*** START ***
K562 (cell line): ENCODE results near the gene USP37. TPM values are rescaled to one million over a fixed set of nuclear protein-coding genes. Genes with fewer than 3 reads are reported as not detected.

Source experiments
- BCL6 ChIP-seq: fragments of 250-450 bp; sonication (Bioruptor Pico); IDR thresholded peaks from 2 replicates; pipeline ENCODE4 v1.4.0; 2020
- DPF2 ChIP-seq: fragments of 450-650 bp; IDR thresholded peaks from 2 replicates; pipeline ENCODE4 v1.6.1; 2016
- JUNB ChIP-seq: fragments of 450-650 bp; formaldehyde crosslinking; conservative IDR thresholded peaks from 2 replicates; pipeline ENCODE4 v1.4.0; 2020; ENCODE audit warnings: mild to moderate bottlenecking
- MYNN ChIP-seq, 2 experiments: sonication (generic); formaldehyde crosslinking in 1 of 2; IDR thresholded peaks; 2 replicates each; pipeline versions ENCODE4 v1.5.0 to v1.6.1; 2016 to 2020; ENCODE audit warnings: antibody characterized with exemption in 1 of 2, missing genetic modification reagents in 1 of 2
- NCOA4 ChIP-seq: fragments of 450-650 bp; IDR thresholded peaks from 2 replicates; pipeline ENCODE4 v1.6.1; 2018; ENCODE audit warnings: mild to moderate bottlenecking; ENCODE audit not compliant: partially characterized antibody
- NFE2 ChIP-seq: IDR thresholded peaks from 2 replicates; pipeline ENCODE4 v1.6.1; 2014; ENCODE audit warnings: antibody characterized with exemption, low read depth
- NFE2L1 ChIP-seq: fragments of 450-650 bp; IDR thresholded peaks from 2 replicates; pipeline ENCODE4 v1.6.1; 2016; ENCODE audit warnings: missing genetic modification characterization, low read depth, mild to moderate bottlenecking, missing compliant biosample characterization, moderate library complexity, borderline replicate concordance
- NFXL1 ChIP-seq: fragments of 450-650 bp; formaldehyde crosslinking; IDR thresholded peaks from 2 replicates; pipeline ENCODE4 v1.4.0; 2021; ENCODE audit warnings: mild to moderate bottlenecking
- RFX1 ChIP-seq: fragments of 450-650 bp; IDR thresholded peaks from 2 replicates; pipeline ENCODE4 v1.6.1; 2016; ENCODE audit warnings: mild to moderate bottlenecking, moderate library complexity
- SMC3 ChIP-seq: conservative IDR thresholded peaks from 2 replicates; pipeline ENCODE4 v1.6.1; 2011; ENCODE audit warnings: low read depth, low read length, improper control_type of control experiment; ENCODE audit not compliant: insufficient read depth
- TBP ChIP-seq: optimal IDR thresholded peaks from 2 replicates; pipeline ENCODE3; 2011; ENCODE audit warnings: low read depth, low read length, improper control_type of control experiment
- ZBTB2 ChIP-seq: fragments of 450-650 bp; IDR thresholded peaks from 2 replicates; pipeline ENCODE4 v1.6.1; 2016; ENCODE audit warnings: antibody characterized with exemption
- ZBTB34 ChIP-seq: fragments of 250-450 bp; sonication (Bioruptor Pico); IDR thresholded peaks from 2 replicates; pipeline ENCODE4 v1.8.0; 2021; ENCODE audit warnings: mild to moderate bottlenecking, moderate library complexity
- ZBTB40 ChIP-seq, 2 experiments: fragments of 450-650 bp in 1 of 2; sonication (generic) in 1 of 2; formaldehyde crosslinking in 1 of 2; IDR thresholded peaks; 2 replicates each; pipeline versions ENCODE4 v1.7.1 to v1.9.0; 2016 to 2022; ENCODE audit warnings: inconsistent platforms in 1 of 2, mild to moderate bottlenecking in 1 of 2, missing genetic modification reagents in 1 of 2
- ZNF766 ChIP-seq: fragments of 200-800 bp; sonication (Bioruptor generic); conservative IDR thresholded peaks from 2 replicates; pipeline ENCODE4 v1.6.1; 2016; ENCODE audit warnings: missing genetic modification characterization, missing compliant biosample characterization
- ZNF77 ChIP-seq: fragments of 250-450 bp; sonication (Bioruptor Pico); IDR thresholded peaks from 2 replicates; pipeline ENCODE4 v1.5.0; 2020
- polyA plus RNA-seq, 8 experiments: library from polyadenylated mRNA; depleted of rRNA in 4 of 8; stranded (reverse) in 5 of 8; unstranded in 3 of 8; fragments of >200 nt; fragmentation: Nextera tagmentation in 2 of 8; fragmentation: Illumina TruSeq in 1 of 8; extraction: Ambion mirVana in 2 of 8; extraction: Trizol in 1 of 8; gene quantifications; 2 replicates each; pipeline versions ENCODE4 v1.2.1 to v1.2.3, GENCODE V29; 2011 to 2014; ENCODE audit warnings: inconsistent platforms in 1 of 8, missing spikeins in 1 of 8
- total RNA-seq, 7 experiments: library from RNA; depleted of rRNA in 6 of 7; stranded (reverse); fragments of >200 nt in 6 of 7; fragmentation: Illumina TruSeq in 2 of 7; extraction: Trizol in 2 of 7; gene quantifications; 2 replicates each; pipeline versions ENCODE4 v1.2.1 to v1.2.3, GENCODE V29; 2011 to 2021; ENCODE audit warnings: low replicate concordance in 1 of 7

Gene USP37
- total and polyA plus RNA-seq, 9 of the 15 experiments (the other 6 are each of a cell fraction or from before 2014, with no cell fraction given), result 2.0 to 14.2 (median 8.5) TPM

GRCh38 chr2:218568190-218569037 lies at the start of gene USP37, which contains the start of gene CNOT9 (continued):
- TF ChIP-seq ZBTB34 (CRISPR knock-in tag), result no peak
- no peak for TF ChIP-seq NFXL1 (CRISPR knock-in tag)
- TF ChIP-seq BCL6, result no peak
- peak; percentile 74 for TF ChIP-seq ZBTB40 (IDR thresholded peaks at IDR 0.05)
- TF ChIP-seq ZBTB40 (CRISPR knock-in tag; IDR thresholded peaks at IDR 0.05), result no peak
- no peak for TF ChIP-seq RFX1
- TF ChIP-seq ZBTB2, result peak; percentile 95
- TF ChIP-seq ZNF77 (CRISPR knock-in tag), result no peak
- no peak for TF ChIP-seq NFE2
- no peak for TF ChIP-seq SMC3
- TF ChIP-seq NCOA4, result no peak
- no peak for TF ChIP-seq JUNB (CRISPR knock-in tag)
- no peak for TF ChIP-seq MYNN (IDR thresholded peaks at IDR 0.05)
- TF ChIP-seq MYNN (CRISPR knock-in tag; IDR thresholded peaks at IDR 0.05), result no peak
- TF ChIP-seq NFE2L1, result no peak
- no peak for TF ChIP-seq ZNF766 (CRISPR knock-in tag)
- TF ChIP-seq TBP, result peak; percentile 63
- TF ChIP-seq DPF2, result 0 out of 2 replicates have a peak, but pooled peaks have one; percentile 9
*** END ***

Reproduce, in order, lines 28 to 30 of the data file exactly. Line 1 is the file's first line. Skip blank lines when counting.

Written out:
- TF ChIP-seq ZBTB40 (CRISPR knock-in tag; IDR thresholded peaks at IDR 0.05), result no peak
- no peak for TF ChIP-seq RFX1
- TF ChIP-seq ZBTB2, result peak; percentile 95